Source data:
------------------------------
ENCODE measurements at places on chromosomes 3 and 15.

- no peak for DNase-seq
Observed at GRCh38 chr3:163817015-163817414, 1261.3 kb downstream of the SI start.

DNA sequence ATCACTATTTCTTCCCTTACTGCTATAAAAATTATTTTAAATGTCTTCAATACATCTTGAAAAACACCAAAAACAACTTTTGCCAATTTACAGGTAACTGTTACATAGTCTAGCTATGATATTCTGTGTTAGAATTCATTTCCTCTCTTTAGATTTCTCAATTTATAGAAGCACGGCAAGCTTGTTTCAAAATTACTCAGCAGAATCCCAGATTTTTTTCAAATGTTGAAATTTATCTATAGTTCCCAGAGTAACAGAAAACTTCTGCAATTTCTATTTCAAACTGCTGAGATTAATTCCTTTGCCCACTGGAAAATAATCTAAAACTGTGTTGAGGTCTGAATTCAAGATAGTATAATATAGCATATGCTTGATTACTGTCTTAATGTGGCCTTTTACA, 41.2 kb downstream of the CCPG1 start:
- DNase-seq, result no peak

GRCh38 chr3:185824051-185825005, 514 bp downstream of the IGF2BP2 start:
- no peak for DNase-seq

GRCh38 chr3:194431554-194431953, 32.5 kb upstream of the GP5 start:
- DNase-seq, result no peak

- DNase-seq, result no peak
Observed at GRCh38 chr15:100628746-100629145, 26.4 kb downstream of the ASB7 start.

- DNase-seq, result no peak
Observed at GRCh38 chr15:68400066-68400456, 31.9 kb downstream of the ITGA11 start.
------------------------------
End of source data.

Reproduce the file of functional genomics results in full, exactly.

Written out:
ENCODE measurements at places on chromosomes 3 and 15.

- no peak for DNase-seq
Observed at GRCh38 chr3:163817015-163817414, 1261.3 kb downstream of the SI start.

DNA sequence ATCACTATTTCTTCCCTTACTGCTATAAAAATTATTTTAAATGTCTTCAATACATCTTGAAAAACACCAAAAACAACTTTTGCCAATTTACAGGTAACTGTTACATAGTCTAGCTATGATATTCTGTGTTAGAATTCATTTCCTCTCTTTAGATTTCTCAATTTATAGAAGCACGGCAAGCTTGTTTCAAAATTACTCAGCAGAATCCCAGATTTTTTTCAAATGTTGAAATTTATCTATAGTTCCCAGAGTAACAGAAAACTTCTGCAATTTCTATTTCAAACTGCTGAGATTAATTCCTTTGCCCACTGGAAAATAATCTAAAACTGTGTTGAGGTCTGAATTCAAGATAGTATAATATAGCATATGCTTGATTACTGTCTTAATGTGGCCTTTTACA, 41.2 kb downstream of the CCPG1 start:
- DNase-seq, result no peak

GRCh38 chr3:185824051-185825005, 514 bp downstream of the IGF2BP2 start:
- no peak for DNase-seq

GRCh38 chr3:194431554-194431953, 32.5 kb upstream of the GP5 start:
- DNase-seq, result no peak

- DNase-seq, result no peak
Observed at GRCh38 chr15:100628746-100629145, 26.4 kb downstream of the ASB7 start.

- DNase-seq, result no peak
Observed at GRCh38 chr15:68400066-68400456, 31.9 kb downstream of the ITGA11 start.